PESHAWAR: Over a dozen teenagers who were being trained by militants in North Waziristan Agency have returned to their native village of Sheikhan on the outskirts of the city, on instruction from their ‘trainers’. While their families are delighted to see them, a fear lingers that the mindset of these boys may have been changed forever.
Elders tell The Express Tribune that around 25 boys, aged between 14 and 18, were taken from the village over the last five months, leaving their families in a state of despair. Half returned after the start of the military operation in NWA.
“These youngsters were recruited by the banned Jaish-e-Muhammad (JeM) and other militant agents whose volunteers regularly come to mosques and appeal for charity, in addition to brainwashing these boys,” says one of the elders. He adds that although JeM is banned, it continues to operate in the area, as the local police do not interfere with it.
“These teenagers were missing till the start of the military operation; only the occasional word on them would come from returning boys,” says the elder. “The anxious parents were told that their sons are well and are undergoing training at Tehreek-e-Taliban Pakistan (TTP) camps in NWA.” He adds that the boys have been asked by their trainers to return home and wait for further instructions.
Suleman, whose 16-year-old son has returned from NWA, is glad to have him back but is terrified of what the future might hold for his boy.
“My son is now a militant and has been brainwashed completely. I am worried that law enforcement agencies could pick him up for interrogation,” he says. Although Suleman despises the idea of his son being used as a pawn in this so-called jihad, he says the families are too weak to protest.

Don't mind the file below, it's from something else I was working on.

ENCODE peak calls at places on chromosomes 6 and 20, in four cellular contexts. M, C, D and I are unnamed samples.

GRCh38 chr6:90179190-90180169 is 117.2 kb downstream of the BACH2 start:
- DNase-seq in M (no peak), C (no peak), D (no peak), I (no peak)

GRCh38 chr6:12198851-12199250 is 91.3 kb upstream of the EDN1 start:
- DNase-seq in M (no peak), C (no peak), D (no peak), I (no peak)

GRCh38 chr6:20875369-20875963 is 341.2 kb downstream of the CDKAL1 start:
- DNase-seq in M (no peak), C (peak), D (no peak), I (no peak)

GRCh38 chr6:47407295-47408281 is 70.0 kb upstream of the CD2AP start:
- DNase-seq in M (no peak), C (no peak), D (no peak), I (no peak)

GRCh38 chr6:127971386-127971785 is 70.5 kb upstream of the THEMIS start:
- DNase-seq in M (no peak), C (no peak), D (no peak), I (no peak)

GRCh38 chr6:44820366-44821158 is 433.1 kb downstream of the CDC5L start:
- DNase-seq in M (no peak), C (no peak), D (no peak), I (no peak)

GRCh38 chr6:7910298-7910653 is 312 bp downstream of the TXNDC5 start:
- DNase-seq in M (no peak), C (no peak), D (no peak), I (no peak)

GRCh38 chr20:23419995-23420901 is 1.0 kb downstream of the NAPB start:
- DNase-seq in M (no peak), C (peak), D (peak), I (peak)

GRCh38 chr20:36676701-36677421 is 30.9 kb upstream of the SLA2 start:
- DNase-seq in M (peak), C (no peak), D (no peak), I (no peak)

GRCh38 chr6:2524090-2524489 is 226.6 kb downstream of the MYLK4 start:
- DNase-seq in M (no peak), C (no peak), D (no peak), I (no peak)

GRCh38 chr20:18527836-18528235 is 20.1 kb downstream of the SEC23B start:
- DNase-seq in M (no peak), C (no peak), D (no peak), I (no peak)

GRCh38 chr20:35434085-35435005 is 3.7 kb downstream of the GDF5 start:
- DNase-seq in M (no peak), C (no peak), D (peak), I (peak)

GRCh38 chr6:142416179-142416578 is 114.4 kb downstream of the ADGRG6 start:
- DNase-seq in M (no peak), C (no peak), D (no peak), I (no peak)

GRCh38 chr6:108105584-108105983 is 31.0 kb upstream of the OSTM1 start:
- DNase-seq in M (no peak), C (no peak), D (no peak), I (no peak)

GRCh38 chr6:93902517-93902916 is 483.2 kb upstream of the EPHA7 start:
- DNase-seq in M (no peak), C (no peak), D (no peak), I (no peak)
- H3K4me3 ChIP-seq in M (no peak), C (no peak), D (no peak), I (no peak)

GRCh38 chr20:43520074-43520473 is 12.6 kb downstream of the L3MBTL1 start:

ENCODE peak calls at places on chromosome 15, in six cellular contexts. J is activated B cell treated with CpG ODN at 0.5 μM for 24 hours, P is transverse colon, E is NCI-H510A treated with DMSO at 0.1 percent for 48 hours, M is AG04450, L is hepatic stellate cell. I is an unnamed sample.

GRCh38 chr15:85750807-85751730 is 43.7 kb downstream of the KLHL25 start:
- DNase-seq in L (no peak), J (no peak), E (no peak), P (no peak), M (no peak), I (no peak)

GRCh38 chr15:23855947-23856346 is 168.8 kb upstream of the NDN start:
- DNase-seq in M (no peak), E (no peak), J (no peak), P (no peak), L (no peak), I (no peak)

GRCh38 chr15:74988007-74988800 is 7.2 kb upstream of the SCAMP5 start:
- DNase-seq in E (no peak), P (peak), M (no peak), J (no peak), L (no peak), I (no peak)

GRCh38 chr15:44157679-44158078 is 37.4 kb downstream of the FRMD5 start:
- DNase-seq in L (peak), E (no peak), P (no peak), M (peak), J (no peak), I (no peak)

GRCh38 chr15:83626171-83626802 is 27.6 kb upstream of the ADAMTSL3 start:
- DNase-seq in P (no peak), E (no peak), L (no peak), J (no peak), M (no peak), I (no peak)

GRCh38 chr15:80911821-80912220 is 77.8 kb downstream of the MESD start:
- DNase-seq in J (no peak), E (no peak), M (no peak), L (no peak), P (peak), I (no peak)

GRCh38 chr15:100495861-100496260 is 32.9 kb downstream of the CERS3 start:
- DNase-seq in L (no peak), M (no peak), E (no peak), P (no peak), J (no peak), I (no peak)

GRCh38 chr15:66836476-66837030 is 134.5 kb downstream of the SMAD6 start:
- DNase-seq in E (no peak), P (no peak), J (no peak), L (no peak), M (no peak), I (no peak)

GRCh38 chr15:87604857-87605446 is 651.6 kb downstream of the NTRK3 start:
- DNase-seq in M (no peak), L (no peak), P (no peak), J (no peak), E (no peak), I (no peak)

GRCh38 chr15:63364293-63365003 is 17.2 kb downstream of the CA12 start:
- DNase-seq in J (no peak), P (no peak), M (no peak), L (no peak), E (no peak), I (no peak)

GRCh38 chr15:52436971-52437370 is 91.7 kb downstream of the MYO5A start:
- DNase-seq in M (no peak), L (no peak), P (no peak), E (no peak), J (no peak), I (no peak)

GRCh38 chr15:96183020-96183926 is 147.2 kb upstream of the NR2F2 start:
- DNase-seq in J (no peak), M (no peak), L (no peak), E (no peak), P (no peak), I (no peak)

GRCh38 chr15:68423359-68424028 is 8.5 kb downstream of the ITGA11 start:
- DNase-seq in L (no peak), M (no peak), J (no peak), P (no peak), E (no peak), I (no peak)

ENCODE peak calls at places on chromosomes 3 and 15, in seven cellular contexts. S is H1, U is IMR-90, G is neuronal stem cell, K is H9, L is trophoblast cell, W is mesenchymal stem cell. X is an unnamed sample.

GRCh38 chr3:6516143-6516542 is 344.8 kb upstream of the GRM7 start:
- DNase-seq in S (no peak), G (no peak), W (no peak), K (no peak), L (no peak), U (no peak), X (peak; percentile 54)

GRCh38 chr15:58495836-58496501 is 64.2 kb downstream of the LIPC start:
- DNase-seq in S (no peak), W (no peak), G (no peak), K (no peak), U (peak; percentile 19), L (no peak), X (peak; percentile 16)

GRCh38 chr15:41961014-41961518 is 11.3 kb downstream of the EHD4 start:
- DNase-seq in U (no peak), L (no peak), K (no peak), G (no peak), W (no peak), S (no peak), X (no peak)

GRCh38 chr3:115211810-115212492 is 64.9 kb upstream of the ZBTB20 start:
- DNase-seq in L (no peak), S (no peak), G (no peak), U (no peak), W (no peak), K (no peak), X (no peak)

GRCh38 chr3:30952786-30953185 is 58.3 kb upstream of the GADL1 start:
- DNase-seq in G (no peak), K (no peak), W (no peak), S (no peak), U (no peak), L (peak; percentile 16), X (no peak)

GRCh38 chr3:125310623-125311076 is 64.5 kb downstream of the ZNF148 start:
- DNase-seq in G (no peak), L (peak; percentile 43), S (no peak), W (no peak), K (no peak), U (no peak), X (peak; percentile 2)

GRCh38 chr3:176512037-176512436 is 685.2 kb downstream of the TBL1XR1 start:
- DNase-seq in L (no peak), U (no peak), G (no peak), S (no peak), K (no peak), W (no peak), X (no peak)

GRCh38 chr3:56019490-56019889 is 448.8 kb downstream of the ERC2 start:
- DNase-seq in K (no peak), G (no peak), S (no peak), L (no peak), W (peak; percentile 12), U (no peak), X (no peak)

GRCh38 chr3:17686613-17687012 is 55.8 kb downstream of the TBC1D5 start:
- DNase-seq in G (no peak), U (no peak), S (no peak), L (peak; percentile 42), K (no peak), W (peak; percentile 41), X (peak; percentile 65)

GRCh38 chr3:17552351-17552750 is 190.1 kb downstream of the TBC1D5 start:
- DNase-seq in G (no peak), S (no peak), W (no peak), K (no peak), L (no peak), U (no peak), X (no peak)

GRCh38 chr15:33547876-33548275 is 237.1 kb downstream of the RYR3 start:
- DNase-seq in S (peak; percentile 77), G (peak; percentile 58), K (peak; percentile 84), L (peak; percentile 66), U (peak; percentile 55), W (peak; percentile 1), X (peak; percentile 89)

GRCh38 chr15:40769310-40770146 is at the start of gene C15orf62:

“This outfit has been allowed to work under the cover of ‘mujahideen’ and recruits fresh blood for the TTP without drawing any attention,” says Suleman. “If we complain, the police say this is a game being played by the agencies.” He adds that while half the boys have returned, their favourite pastime now is either listening to jihadi poems or attending hujras.
Meanwhile, another elder believes the police have turned a blind eye to militant activities.
“There is more than one player in the area. Lashkar-e-Islam also takes youngsters away, but in smaller numbers. There were three boys of our village who were taken by LI and now fight for them,” he explains.
The elder says the trend of boys being recruited for the TTP emerged over the last six months.
“They initially brainwashed a batch of five boys, who went on to recruit more people for the banned organisation,” adds the elder. “Those lacking physical strength were sent back home, but most of the teenagers were strong enough. The youngsters are attracted to such a lifestyle as it is different from the mundane routine of school and relieves them of constant parental supervision.”